The C3-oxygenated drimanol derivatives 18 and 19 were then synthesized from (–)-(S)-10,11-epoxyfarnesyl acetate (15) by employing a Ti(III)-catalyzed cyclization cascade as a key step (Fig. 4b)39,40,41. Epoxyfarnesyl acetate (15) was obtained from trans,trans-farnesol (13) by using a literature procedure (Fig. S13)42,43,44. Acetylation of farnesol (13) followed by an asymmetric Sharpless dihydroxylation with AD-mix-β delivered diol 14 in 30% yield and 97% ee. The enantiomeric excess of 14 was determined by 1H NMR analysis of its corresponding mono-(S)-MTPA ester. Selective mesylation of the secondary alcohol in diol 14 followed by ring closure with K2CO3-MeOH generated epoxide 15, which was subjected to Ti(III)-catalyzed cyclization cascade conditions to obtain alkene 1639. Subsequent hydrogenation using Pd/C as catalyst furnished the single diastereoisomer 17 in quantitative yield. Subsequent cleavage of the acetate group under basic conditions afforded 3-S-hydroxy-drimanol (18) in 90% yield, while Dess-Martin-Periodinane mediated oxidation of 17 followed by deprotection of acetate generated 3-oxo-drimanol (19). Comparative analysis of spectroscopic data of synthesized and isolated metabolites indicated similar chemical shifts patterns which correlated to the same bicyclic core structure (Tables S8S19).

By using the isolated and synthetic compounds as metabolomic references, we then tested if drimenol derivatives were also produced by two other Termitomyces isolates. After two weeks of growth on PDA, we found the characteristic GC-MS and HRMS/MS signatures of compounds (1-6) in isolates T112 and J132 (Figs. S12, S13), but we were unable to identify any matching signal for derivatives 7-19 in organic extracts of Termitomyces cultures. Thus, we assume that only a subset of drimenols might be characteristic natural products for members of the fungal genus Termitomyces.

Identification and analysis of putative drimenol synthases

Drimane- and drimenol-type sesquiterpenes are a large group of natural products containing a C15 bicyclic skeleton that have been identified from various plants45, animals, the two major division within the fungal kingdom (Basidiomycota and Ascomycota)26,46,47, and bacteria48,49. The biosynthesis of drimenol (1) has also gained much attention as drimenol can be formed via both class I and class II catalytic mechanisms. While drimenol synthases identified from plants were characterized as class I terpene cyclases (TCs), bacterial drimenol synthases were identified as class II sesquiterpene cyclases50,51,52. In contrast, dedicated bifunctional haloacid dehalogenase-like (HAD-like) terpene cyclases were reported from Aspergillus species53,54 and most recently from Antrodia cinnamomea55. Hence, we performed a phylogenomic survey of members of the genus Termitomyces to identify putative candidate sequences, but were unable to relate any of the terpene synthase sequences identified in our previous study to reported sequences involved in the drimenol or isolongifolene biosynthesis (Tables S20, S21)21. We then performed a manual BLAST search against predicted protein sequences from different Termitomyces genomes using the sequence of the characterized HAD-like terpene cyclase AstC protein sequence (Gene ID AORIB40_05908) from Aspergillus oryzae as query sequence. In total, we identified three orthologous sequences (DS1-3), which contain motifs of type I and type II terpene synthases. While sequence DS1 is encoded in drimenol-producing Termitomyces strains T153, T112, and J132, sequences DS2 and DS3 were encoded in four (DS2) of a total of six Termitomyces genomes (Figs. S14S18). We further validated our genome mining results by sequence alignments, which uncovered the characteristic conserved motifs (DDXXE, DxDTT, QW) important to perform ionization-dependent type I and protonation-dependent type II cyclisation reactions, thus indicating bifunctional properties of the enzyme (Figs. S14S18). Notably DS3-T153 (57.2 kDa) lacked a hydrophobic C-terminal sequence, which was present in the sequence of DS1-T153 (59.5 kDa) and DS2-T153 (66.0 kDa).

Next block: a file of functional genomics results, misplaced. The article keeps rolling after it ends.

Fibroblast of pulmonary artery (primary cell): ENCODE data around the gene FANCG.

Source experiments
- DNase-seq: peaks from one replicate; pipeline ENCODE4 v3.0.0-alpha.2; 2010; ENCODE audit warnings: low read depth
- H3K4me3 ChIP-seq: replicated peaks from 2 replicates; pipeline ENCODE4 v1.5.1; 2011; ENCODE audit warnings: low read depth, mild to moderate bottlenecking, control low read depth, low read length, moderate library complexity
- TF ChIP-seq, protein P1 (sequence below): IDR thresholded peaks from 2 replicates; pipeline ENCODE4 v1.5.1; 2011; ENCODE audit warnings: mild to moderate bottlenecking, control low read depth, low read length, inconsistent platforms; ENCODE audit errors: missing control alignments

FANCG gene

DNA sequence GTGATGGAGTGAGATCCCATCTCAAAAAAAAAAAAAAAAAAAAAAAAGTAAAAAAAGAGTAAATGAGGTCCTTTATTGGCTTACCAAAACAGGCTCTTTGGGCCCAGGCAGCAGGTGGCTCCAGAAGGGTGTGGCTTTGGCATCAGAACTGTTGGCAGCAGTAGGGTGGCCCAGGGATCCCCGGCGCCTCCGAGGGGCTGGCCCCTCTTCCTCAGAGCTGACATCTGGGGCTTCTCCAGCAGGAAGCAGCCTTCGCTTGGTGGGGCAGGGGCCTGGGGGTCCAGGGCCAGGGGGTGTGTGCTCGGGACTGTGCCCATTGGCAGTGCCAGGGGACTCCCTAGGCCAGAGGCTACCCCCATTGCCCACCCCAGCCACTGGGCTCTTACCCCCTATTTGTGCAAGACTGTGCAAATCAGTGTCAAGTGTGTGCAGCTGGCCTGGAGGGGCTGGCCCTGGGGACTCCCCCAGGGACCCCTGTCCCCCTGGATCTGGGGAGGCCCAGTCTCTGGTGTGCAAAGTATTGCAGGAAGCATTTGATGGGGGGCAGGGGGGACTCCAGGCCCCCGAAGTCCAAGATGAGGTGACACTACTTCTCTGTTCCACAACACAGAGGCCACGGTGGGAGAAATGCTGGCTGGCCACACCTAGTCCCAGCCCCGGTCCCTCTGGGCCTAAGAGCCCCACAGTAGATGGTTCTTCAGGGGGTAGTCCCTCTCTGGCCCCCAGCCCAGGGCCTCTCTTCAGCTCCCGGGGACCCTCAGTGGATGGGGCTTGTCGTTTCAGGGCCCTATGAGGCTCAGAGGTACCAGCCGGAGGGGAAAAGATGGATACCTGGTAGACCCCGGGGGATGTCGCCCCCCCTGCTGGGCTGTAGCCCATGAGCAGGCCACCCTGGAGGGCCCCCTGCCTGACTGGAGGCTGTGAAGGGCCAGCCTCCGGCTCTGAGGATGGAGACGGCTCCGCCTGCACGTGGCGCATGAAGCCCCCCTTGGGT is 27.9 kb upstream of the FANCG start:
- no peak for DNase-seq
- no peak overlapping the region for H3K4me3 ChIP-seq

We then revisited the putative formation of oxidized sesquiterpenes 2-631,56, and hypothesized that either drimenol (1) or drimenyl pyrophosphate should serve as their biosynthetic precursor (Fig. 5)57. For compound 2, an enzymatic hydroxylation of 1 at C-3, appeared most likely, which would yield after a second oxidation step, similar to what was recently shown in Aspergillus calidoustus54 and A. cinnamomea55. At this stage, we also considered that epoxy-FPP 21 could serve as a substrate for the yet unknown DS, which would result—after cyclization and hydrolysis—in the formation of compound 2 as has been shown for the fungal meroterpenoid terretonin58. Subsequent enzymatic oxidation of diol 2 at C-12 could then yield drimentriol (II), which after additional oxidation at C-3 affords 4. Similarly, a putative drimentriol II might also serve as precursor for aldehyde III, which could then undergo an oxidative transformation to lactone 5 via hemiketal IV formation59. To gain insights into the observed enzymatic oxygenation patterns, we also surveyed the genomic environment up- and downstream (30 kbp) of the putative DS sequences in Termitomyces sp. T153. However, neither orthologous of previously described cytochrome P450 enzymes nor other oxidoreductases were detectable (Tables S22S24).